SGE & SFO NRA: Cooperation between the Chinese and Russian gold markets
For some time now, China and Russia have been working hard to link their gold markets through cooperation between the Shanghai Gold Exchange (SGE) and the Russian financial authority, the National Financial Association (NFA). The NFA is a Russian professional association representing the entire Russian financial sector, including the Russian precious metals market.
In the face of Western sanctions, Russian gold exports to China have already surged since mid-2022. As three Russian banks – VTB, Sberbank and Otkritie – are already members of the SGE International Board of the SGE, which was founded in 2014, this cooperation between the gold markets of Russia and China is likely to intensify in the future.
Memberships in gold-related institutions
As gold flows from west to east and the importance of eastern gold markets increases, these markets will also have greater representation and influence in the global institutions that represent the gold market, such as the LBMA and the World Gold Council (WGC).
In 2009, only six Chinese refineries were on the LBMA’s Good Delivery List, but now there are thirteen. While just 15 years ago there was only one regular (full) member of the LBMA from China, the Bank of China, there are now seven. China’s growing influence is also reflected in the World Gold Council. In February 2009, only one Chinese gold producer was a member of the WGC; now there are four.
India International Bullion Exchange (IIBX)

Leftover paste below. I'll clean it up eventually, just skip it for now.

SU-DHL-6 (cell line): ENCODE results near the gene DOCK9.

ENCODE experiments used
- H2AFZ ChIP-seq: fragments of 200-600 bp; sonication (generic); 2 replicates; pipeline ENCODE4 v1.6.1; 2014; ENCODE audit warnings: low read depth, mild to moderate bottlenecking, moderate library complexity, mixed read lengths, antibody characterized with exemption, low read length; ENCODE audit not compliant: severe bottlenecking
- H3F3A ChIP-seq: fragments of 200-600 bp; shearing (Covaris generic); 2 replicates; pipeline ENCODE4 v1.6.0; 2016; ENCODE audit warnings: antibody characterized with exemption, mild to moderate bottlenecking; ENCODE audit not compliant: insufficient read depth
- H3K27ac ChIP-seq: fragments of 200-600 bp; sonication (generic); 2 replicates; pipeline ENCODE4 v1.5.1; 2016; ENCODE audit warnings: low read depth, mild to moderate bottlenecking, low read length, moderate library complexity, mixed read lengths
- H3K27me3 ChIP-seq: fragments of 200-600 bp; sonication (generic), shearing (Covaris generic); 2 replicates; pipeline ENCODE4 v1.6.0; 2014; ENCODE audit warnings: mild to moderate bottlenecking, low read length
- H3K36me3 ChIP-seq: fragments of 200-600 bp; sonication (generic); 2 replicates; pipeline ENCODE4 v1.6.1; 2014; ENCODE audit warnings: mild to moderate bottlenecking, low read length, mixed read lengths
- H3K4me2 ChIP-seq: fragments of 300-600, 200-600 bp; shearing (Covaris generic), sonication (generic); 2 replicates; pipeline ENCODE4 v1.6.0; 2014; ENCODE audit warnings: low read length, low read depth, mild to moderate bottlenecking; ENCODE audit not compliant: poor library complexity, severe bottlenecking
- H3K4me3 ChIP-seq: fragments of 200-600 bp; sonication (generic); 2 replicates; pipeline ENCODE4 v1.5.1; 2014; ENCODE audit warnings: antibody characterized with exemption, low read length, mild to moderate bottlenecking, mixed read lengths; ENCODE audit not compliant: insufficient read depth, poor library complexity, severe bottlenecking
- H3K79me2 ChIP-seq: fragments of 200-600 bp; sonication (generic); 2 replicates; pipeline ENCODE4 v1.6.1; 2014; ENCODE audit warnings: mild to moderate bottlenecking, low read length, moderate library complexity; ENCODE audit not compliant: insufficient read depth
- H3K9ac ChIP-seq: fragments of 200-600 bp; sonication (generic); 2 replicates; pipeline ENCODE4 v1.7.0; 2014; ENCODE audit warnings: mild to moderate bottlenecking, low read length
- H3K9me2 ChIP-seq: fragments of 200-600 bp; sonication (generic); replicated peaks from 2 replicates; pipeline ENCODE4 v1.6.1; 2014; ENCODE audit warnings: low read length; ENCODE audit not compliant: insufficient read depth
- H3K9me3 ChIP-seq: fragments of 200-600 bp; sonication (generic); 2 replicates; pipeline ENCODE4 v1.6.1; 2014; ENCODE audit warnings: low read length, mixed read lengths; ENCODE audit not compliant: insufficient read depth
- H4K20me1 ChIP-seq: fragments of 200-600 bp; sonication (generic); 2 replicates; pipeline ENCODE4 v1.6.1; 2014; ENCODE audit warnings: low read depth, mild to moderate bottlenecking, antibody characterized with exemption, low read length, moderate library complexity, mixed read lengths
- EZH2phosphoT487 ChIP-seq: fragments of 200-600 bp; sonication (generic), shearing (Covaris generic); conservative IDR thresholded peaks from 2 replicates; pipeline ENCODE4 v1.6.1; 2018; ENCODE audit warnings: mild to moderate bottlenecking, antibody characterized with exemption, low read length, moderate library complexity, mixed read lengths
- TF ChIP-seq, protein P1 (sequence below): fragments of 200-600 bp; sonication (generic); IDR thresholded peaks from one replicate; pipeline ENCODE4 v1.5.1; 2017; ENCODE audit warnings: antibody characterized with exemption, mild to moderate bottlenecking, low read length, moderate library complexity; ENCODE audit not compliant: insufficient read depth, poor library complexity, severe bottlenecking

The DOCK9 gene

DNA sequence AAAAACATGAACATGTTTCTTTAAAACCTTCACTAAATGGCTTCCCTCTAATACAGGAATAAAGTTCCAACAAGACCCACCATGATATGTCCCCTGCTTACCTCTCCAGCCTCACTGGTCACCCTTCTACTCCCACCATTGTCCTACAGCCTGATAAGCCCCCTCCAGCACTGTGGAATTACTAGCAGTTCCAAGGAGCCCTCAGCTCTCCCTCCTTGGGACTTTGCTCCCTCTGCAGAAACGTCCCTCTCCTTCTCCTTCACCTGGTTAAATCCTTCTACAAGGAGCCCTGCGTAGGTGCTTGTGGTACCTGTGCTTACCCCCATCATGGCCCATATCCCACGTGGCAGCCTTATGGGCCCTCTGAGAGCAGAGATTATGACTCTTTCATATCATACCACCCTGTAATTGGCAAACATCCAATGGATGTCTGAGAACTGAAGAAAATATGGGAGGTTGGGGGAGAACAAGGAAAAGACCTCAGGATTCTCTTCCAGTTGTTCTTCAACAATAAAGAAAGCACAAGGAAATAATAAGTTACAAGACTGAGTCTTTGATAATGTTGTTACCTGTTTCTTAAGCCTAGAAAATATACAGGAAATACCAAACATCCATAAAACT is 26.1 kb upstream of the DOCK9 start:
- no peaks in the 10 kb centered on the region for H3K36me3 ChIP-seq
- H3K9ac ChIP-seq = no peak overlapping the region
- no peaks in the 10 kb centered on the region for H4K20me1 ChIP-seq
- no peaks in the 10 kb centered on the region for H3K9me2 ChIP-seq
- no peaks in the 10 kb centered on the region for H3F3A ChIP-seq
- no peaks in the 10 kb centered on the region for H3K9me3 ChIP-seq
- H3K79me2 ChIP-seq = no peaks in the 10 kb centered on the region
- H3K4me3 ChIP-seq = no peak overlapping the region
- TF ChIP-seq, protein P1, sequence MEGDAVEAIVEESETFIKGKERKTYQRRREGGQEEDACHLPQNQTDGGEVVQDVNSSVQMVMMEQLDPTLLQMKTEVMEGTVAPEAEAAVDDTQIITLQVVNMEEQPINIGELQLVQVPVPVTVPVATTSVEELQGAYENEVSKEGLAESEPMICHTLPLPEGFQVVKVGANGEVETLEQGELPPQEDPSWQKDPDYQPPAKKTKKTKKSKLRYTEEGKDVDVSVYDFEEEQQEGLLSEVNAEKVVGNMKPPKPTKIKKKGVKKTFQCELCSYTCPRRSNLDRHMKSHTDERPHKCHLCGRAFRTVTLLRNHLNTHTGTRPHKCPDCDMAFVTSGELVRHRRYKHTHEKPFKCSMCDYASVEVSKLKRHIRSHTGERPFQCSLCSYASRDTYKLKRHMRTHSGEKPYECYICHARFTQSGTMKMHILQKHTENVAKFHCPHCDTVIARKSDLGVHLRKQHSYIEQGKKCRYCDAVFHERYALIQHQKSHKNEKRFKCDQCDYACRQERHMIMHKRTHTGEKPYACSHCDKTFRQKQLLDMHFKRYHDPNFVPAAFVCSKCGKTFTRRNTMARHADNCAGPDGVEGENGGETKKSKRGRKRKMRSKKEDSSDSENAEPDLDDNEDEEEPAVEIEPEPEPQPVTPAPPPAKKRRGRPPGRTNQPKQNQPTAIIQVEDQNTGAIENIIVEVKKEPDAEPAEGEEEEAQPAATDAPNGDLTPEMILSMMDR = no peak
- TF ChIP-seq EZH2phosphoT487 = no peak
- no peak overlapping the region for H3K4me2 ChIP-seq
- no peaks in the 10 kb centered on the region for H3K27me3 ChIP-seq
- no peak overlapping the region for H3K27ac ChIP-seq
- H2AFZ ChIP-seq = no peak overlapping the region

In addition to its sophisticated OTC gold trading market, India has also established a trading infrastructure for gold futures contracts on the Multi Commodity Exchange of India Limited (MCX). In July 2022, the India International Bullion Exchange (IIBX), supported by the Indian government, was officially opened for trading spot gold contracts backed by physical metal. IIBX is located in a special economic zone in GIFT City in the Indian state of Gujarat, and the gold underlying the contracts is stored there. One goal of IIBX is to allow qualified buyers to import gold directly into India without the need for banks or authorized agencies. So far, however, trading volumes have been minimal.
Establishment of a Moscow World Standard
At the end of February 2022, when sanctions against Russia were imposed by the West immediately after the start of the Ukraine war, the London Bullion Market Association (LBMA) excluded the three Russian banks VTB, Sovkombank and Otkritie. A few days later, the LBMA removed all six Russian precious metals refiners from the LBMA Good Delivery List and the CME Group followed suit, removing the same refiners from the list of approved COMEX refiners.
As a result, Moscow announced in July 2022 that a new infrastructure for precious metals trading independent of the LBMA and COMEX would be established. According to Moscow, this is intended to break the supremacy of London and New York in global precious metals pricing. This proposal calls for the introduction of a Moscow World Standard (MWS) for precious metals trading, similar to the LBMA’s Good Delivery List, the establishment of a new international precious metals exchange in Moscow based on the MWS, the Moscow International Precious Metals Exchange, and the creation of a new gold price fixing based on the MWS so as to establish gold prices and reference prices different from those of the LBMA and COMEX.
Private gold demand shifts to the east